A row of banknotes sparks a protest at Indonesia’s Komodo Park


Tourist services suspended as government raises entrance ticket price from US$10 to US$250 due to conservation concerns

Rafael Todowela (center), a tour operator from Labuan Bajo, a tourist town in Indonesia’s Nusa Tenggara province, was among three people arrested on August 1 for protesting the government’s decision to raise ticket prices for Komodo Park. (Picture: YouTube screenshot)

Posted: Aug 02, 2022 03:37 GMT

Updated: Aug 02, 2022 03:56 GMT

Tourist operators and associations in the predominantly Catholic Indonesian province of East Nusa Tenggara have halted all services for a month to protest a hike in entry fees to Komodo National Park.

The closure came into effect on August 1 after 24 tourism operators and associations signed a memorandum of understanding on July 30 in Labuan Bajo, a tourist town in West Manggarai district and the gateway to the park.

Tour operators have described the government’s ticketing policy as “overbearing”.

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“We…sign this agreement to protest against an authoritarian policy of the central and regional governments regarding the increase in the entrance fee for the park which begins to be applied on August 1,” the pact reads.

“We agree to stop all kinds of tourist services in the park and all tourist destinations in this district from August 1 until August 31.”

The pact also warned that any operator who breached the agreement would face [dire] consequences.

“Farmers who supplied vegetables to hotels will lose their income”

“If a certain actor or tourist association violates this agreement within the time limit, their facilities will be set on fire,” they said.

Sunspirit for Justice and Peace signatory Anno Susabun claimed that with ticket prices rising, the government is seeking to establish a monopoly and commercialize the park.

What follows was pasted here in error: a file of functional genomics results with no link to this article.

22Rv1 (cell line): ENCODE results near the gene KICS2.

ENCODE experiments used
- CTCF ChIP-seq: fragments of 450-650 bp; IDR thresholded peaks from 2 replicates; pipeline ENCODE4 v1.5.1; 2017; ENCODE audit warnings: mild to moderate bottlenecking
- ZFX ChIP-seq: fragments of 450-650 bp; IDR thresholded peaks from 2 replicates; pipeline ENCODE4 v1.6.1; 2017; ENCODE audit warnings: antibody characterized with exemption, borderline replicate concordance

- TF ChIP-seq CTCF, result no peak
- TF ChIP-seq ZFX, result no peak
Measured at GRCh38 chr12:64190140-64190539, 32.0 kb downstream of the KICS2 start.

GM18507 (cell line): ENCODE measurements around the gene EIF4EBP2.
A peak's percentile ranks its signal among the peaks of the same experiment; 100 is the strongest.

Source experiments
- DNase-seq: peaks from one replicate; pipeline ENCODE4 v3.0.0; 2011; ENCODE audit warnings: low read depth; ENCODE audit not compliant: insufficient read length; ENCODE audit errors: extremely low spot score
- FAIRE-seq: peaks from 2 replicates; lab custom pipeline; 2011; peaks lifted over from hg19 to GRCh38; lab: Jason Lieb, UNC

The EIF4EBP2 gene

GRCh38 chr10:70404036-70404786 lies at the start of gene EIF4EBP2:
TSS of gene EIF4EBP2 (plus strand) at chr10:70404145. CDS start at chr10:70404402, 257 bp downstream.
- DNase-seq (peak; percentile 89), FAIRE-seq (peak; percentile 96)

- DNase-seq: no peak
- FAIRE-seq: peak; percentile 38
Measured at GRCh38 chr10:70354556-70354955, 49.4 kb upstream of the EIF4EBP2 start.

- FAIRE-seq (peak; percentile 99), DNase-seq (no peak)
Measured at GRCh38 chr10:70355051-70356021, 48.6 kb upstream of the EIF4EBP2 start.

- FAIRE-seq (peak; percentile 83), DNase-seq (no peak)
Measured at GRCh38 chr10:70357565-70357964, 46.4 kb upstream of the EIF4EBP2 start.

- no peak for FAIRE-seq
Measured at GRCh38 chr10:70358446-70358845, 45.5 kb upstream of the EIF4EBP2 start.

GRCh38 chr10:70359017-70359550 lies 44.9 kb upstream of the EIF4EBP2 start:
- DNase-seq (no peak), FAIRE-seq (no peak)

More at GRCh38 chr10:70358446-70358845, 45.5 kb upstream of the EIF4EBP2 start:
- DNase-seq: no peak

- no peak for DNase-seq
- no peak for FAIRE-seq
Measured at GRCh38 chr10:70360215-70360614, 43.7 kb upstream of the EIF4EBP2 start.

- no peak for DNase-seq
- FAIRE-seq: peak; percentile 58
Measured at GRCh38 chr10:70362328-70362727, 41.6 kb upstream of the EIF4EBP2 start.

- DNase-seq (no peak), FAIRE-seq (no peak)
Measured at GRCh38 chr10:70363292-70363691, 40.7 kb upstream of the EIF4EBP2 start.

“We must fight against these monopoly practices. And this fight must start with tourism players [and associations] terribly affected by the move,” he told UCA News.

He said he feared that the rising prices would also lead to economic losses among the local people.

“For example, farmers who used to supply vegetables to hotels will lose income as hotels no longer need their supplies due to fewer tourists,” he said.

He noted that by signing the MoU, tourism operators are pressuring the government to reverse its decision.

“Almost 95% of the inhabitants who depend solely on tourism will have no choice but to return to the sea”

“We want them to undo the price hike and restore the original price,” he said.

The government has increased the price of admission tickets to the park from US$10 per person to US$250 for both domestic and international tourists. Admission tickets are only available through an online application controlled by the provincial crown corporation, PT Flobamor.

Doni Parera, a local environmental activist, pointed out that the price hike did not align with the government’s conservation concerns.

“Increasing the price of entrance tickets means that the number of tourists will decrease. Thus, almost 95% of the inhabitants who depend solely on tourism will have no choice but to return to the sea. [for a living],” he said.

“The problem is that they no longer have fishing tools. All have been sold. They can choose the simplest technique to fish using like trawlers which can destroy marine ecosystems.

The shutdown of tourist services led to the arrest of three tourism actors, including Rafael Todowela, another signatory.

“We see that the price increase was decided at the wrong time”

West Manggarai Police Chief Felli Hermanto said the arrests came as their protests threatened social order.

Father Alfons Segar, Vicar General of Ruteng Diocese has confirmed that Bishop Siprianus Hormat wrote a letter to President Joko Widodo asking for a solution to the Komodo Park crisis.

The priest said Bishop Hormat’s letter echoed the concerns of another July letter where he called for the promotion of “holistic tourism covering all dimensions of life and common well-being.”

“We see that the price increase was decided at the wrong time because tourism in Labuan Bajo and on the island of Flores, in general, is still trying to increase following the Covid-19 pandemic”, he said. he declares.

He also called on all parties concerned to sit down in a dialogue to deal with the issue.

Komodo National Park, a UNESCO World Heritage Site, is renowned for being the natural habitat of giant lizards known as “Komodo dragons”. The park covers three islands – Komodo, Padar and Rinca – where rugged hills, thorny green vegetation, white sandy beaches and coral-swelling blue waters are among the main tourist attractions.

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